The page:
The 11 Best Places in Croatia (that you should visit)
We get a lot of private emails asking us “we are coming to Croatia in ____. What places do you recommend we visit during our stay?”
We haven’t been everywhere in Croatia. For one, there are over 1,000 islands in Croatia. It would take us years to visit them all. BUT we’ve visited most of the major tourist spots in Croatia as well as many of the lesser known ones. So we have a bunch of favorite places that we would recommend to anyone.
Let’s start with the most obvious.
It’s the most famous tourist destination in Croatia. You can’t come to this country without visiting Dubrovnik. It has an incredible old town of churches, palaces and towers, all surrounded by thick defensive walls. The highlight is walking those walls – they cover a circuit of 2 km with different views of town and sea from every angle. Visit the St. Lawrence fortress and go up Srd Hill on the cable car. Dubrovnik is full of spectacular views. I will say this though – Dubrovnik is not our favorite place in Croatia. We find it’s too touristy, too expensive and find that it has lost its Croatian soul. But it is definitely worth at least a weekend visit.
‘2.Plitvice National Park
This is the most touristed inland attraction in Croatia, famous for its emerald-blue lakes and waterfalls. There are 16 lakes, all connected by trails and wooden bridges crossing fast running streams. It really is a lush, beautiful “waterworld”. Our tip: 1) don’t rush it. Take 2 days and explore the park at your leisure, enjoying a taste of Croatia away from the coast 2) avoid summer – Plitvice gets PACKED with tourists.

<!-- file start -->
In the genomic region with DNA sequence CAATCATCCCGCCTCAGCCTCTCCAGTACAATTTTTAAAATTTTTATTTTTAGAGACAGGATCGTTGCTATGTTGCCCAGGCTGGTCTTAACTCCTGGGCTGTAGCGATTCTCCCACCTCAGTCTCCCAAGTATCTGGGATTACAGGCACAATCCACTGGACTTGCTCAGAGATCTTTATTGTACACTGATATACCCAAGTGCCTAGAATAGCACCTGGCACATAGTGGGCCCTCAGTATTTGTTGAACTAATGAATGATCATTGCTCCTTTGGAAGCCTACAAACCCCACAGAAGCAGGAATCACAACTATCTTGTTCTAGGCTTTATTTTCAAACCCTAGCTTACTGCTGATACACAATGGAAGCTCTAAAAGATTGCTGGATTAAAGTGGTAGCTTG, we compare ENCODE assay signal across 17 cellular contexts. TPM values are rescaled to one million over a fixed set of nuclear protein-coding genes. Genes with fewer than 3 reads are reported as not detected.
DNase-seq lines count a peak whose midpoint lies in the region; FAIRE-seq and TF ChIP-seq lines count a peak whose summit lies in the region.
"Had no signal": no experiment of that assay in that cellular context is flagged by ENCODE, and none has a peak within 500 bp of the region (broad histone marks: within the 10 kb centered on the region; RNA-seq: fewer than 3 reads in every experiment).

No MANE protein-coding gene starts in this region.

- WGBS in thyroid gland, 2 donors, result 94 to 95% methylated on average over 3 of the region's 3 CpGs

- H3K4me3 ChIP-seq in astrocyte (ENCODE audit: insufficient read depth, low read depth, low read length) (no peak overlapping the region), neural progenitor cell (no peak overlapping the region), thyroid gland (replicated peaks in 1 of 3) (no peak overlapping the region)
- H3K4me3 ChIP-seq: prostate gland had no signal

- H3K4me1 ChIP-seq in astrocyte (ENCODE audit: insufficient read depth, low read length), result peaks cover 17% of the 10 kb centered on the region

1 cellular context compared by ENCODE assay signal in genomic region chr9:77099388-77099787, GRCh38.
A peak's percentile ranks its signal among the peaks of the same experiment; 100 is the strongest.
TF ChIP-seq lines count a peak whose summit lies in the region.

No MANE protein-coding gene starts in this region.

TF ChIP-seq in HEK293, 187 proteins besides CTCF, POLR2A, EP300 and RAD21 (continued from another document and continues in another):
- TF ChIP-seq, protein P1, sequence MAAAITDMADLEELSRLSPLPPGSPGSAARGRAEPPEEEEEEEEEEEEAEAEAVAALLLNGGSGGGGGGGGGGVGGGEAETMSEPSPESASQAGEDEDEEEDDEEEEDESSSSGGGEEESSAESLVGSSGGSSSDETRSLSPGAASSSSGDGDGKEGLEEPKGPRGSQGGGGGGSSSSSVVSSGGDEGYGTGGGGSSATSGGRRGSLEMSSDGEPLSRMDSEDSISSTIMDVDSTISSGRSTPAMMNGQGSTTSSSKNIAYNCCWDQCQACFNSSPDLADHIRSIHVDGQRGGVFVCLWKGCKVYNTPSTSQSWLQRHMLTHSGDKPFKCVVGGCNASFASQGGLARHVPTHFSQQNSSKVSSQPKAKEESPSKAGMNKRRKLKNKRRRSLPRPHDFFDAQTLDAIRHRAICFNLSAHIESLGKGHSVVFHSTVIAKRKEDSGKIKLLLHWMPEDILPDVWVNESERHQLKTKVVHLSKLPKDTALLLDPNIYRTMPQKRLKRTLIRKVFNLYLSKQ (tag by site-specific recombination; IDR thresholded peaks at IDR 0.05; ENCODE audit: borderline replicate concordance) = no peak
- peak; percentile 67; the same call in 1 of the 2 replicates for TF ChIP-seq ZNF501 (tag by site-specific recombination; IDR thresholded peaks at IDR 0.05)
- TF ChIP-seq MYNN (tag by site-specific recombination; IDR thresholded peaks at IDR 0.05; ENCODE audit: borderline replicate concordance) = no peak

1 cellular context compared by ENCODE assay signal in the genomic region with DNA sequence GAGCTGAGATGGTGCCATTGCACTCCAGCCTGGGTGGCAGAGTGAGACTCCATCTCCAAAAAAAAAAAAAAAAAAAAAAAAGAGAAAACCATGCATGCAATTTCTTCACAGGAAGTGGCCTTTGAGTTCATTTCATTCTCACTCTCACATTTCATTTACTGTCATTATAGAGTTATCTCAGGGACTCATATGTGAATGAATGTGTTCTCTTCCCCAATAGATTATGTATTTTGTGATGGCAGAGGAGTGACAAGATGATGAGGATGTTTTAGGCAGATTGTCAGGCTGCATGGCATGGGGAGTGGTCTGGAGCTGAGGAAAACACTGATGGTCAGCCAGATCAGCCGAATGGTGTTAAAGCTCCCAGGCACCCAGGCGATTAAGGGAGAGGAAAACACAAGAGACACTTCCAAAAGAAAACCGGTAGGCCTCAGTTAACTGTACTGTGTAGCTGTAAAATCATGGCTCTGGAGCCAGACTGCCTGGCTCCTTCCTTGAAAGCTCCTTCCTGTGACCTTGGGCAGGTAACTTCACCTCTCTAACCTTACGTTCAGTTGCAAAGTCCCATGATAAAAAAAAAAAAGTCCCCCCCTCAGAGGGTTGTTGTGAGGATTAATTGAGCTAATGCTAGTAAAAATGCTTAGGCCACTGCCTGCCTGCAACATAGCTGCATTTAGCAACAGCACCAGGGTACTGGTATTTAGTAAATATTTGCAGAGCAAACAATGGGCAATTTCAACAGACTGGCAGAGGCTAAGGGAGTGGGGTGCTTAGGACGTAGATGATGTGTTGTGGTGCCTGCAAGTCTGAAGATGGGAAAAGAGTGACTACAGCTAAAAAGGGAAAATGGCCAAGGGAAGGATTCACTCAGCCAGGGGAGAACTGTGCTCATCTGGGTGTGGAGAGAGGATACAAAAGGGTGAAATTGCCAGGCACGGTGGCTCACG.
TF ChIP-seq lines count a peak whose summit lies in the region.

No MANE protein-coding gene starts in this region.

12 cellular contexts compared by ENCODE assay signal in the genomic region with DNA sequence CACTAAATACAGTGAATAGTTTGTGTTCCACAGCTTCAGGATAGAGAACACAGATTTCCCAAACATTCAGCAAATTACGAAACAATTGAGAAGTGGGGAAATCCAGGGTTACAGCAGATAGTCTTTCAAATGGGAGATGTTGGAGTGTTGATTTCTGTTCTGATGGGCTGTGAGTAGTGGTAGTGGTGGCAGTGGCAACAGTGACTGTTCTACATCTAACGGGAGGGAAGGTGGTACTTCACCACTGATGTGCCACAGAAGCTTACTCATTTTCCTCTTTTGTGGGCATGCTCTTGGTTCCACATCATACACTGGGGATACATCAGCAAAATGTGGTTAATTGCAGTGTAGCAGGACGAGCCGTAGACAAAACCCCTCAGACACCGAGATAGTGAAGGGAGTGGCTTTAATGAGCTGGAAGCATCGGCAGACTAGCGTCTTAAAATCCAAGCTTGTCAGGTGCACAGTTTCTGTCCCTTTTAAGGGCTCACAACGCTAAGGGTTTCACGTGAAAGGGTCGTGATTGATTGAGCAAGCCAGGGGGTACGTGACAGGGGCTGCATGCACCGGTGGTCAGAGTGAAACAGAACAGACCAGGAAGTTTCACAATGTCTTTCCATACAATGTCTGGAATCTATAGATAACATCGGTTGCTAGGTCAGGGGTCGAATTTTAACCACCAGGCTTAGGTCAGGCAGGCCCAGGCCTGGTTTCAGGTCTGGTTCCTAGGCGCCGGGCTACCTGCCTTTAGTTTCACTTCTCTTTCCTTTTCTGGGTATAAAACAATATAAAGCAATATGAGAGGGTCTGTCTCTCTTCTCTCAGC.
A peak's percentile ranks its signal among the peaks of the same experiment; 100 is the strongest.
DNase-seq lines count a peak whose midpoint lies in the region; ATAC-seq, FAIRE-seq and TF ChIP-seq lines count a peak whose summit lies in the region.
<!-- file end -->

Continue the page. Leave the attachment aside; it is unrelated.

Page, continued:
Split is Croatia’s 2nd largest city (after Zagreb) but in reality feels like a town (it has a population of about 250,000). Split is famous for Diocletian’s Palace, built by the Roman Emperor Diocletian. The palace comprises of most of the old town – it is essentially a walled city accessed through four huge gates. Within the walls you’ll find churches, palaces and squares including the Peristyle: the main square which features an arcaded courtyard and looks out over St. Domnius Cathedral and its magnificent bell tower (which you can climb). Besides the palace, Split has the Riva (the promenade along the harbour) and Marjan Hill (a large city park with glorious views over the city). Like Dubrovnik and Plitvice National Park, Split is a UNESCO Heritage site.
It’s no secret that Split is our favorite place in Croatia. Firstly, it hasn’t sold its soul the way Dubrovnik has – you’ll still see locals living/shopping/eating in the city center. It is still a real city. Secondly: it’s the best base from which to visit both the islands and the Dalmatian interior. There’s lots to see in the area.
Located in Istria (northeastern Croatia), Rovinj is the jewel of this region. It is small town that sticks out into the sea (it used to be an island). In the middle of town, on a hill, is the Church of St. Euphemia. Its bell tower is prominent and can be seen miles away. Rovinj is just about the prettiest place you’ll see anywhere, with pastel-coloured buildings, windy alleys, and fishing boats in the harbour. It’s also known for its glorious sunsets.
If you are on a rushed schedule, 1 day will be enough to explore Rovinj. But if you have time, Rovinj is the kind of place you might want to stay awhile. Besides the old town, there are beaches as well as great cycling opportunities very close to town. Rovinj also makes a great base for exploring nearby coastal towns such as Pula, Porec, and Novigrad, as well as the hilltowns of Istria.
Related: The Spomeniks of the ex-Yugoslavia